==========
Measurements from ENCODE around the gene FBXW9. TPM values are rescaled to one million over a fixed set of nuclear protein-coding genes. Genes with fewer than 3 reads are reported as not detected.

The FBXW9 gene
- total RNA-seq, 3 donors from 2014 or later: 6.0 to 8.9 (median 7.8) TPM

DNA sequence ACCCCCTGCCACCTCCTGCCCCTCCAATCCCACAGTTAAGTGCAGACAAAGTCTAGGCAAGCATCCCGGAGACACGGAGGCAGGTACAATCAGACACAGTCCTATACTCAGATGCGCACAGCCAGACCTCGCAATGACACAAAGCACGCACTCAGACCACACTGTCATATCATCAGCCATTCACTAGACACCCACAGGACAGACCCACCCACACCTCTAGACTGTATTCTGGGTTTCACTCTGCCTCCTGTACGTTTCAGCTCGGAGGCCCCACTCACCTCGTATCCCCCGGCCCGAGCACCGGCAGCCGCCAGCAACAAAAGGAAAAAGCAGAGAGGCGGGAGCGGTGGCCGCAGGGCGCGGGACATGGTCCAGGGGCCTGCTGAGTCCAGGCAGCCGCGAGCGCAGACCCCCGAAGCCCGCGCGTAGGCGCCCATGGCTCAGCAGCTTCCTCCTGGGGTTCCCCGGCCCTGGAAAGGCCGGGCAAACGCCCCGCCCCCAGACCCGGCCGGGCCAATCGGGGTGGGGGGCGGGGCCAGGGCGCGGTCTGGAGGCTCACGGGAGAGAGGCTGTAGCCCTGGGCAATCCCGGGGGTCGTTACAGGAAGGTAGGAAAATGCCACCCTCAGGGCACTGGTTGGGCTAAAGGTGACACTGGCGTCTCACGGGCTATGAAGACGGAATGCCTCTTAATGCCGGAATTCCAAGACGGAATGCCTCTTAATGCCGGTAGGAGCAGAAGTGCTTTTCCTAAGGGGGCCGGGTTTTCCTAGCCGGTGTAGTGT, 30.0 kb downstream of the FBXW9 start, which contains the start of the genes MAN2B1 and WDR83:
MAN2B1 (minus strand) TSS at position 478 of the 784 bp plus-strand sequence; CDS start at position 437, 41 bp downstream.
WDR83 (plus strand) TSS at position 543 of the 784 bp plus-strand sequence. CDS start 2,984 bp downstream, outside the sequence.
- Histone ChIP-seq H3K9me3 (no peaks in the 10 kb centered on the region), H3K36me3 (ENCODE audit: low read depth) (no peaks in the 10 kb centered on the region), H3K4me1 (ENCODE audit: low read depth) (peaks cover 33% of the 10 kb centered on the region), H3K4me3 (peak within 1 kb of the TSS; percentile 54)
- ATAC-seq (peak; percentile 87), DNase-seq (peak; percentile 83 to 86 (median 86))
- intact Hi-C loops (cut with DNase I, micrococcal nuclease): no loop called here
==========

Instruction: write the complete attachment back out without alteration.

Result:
Measurements from ENCODE around the gene FBXW9. TPM values are rescaled to one million over a fixed set of nuclear protein-coding genes. Genes with fewer than 3 reads are reported as not detected.

The FBXW9 gene
- total RNA-seq, 3 donors from 2014 or later: 6.0 to 8.9 (median 7.8) TPM

DNA sequence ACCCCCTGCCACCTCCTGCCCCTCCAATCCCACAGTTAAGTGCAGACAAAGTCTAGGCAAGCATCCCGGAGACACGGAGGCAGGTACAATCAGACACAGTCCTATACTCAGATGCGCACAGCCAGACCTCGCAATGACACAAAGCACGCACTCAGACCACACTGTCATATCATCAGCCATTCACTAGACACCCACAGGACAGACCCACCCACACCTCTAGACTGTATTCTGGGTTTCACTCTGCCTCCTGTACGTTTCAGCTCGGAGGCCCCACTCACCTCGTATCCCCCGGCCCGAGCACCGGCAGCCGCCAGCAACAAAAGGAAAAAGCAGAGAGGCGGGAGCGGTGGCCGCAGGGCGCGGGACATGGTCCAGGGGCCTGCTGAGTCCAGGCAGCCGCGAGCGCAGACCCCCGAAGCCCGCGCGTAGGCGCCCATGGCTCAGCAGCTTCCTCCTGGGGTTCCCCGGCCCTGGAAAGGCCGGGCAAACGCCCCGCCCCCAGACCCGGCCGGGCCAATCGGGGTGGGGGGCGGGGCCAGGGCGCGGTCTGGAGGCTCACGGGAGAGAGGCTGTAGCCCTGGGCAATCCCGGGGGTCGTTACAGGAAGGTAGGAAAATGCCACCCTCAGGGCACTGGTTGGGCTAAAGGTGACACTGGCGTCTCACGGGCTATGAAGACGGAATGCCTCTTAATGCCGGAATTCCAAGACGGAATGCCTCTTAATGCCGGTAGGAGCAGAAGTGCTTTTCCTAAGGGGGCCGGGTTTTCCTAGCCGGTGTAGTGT, 30.0 kb downstream of the FBXW9 start, which contains the start of the genes MAN2B1 and WDR83:
MAN2B1 (minus strand) TSS at position 478 of the 784 bp plus-strand sequence; CDS start at position 437, 41 bp downstream.
WDR83 (plus strand) TSS at position 543 of the 784 bp plus-strand sequence. CDS start 2,984 bp downstream, outside the sequence.
- Histone ChIP-seq H3K9me3 (no peaks in the 10 kb centered on the region), H3K36me3 (ENCODE audit: low read depth) (no peaks in the 10 kb centered on the region), H3K4me1 (ENCODE audit: low read depth) (peaks cover 33% of the 10 kb centered on the region), H3K4me3 (peak within 1 kb of the TSS; percentile 54)
- ATAC-seq (peak; percentile 87), DNase-seq (peak; percentile 83 to 86 (median 86))
- intact Hi-C loops (cut with DNase I, micrococcal nuclease): no loop called here